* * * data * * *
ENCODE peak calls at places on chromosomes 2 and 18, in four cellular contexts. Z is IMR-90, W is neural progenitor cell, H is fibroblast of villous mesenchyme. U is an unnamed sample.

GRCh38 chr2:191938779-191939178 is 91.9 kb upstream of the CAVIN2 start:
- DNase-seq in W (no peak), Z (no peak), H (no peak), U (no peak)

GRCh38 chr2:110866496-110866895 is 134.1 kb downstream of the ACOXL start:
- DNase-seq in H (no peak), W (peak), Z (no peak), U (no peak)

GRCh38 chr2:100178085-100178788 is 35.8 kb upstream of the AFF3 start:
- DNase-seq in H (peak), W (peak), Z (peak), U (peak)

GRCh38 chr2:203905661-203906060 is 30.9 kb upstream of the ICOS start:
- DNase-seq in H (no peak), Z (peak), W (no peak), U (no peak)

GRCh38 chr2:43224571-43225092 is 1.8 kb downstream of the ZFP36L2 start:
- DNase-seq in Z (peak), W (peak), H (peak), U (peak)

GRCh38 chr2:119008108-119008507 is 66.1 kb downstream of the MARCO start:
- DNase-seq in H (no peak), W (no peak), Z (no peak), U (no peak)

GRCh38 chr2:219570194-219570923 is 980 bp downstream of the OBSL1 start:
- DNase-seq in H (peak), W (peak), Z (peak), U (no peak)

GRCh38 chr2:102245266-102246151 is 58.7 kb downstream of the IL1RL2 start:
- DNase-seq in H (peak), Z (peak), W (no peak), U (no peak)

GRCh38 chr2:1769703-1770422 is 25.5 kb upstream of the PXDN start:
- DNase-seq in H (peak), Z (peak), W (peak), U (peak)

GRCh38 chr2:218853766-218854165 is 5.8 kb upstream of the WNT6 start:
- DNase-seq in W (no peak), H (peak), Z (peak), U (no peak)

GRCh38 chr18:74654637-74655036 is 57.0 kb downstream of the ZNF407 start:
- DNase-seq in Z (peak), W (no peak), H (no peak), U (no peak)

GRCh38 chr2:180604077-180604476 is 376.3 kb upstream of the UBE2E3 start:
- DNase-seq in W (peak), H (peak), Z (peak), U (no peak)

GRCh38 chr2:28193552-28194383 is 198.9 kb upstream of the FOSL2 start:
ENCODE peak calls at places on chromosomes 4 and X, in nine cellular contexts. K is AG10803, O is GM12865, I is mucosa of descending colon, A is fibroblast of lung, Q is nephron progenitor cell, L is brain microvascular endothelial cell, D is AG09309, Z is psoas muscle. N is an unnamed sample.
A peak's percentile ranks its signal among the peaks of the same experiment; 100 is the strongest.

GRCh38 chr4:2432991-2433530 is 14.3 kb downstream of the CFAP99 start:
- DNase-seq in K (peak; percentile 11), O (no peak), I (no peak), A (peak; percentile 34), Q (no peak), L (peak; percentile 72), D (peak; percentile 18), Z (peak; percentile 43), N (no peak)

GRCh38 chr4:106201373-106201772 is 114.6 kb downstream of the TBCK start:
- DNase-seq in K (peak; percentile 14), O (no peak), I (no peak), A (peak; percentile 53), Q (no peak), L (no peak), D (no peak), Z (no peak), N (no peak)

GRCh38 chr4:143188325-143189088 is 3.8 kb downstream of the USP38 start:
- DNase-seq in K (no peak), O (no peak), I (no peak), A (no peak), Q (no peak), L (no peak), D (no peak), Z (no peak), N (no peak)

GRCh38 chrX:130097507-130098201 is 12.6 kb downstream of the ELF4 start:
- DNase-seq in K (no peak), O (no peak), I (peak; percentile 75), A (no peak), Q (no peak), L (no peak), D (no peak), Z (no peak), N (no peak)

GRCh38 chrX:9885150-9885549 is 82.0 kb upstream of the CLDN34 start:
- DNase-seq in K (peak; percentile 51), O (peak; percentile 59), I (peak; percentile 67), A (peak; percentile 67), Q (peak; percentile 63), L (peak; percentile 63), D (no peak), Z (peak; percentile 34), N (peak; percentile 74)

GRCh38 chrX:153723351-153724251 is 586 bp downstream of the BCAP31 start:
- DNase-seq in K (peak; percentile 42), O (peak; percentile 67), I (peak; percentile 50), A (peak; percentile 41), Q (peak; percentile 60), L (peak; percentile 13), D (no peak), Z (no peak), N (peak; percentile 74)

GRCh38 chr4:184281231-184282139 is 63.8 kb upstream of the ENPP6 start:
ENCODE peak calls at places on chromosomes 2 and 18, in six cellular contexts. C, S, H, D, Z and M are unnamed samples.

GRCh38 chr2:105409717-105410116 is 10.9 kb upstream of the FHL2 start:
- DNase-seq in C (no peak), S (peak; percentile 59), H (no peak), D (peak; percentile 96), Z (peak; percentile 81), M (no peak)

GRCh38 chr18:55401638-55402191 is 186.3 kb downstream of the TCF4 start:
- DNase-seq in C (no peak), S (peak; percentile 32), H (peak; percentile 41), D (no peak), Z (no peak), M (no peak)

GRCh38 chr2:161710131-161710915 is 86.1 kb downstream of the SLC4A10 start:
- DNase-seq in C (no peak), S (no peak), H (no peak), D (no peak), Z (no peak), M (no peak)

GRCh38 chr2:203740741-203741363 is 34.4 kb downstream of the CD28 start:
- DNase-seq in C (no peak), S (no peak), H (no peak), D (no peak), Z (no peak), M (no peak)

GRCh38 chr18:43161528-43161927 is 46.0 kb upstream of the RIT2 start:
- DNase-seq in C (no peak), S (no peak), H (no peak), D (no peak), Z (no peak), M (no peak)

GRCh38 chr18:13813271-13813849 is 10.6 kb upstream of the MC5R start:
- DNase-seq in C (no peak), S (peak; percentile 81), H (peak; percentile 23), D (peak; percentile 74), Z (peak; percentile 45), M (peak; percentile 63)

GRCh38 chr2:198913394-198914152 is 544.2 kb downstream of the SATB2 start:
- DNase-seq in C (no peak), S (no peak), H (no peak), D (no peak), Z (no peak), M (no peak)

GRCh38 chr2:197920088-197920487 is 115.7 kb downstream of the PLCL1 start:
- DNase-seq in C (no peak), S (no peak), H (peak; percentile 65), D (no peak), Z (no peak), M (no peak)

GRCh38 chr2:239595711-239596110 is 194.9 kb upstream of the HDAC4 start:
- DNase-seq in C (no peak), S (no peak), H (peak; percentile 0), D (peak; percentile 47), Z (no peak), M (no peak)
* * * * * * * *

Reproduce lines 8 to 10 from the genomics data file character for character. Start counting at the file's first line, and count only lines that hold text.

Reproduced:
GRCh38 chr2:203905661-203906060 is 30.9 kb upstream of the ICOS start:
- DNase-seq in H (no peak), Z (peak), W (no peak), U (no peak)

GRCh38 chr2:43224571-43225092 is 1.8 kb downstream of the ZFP36L2 start: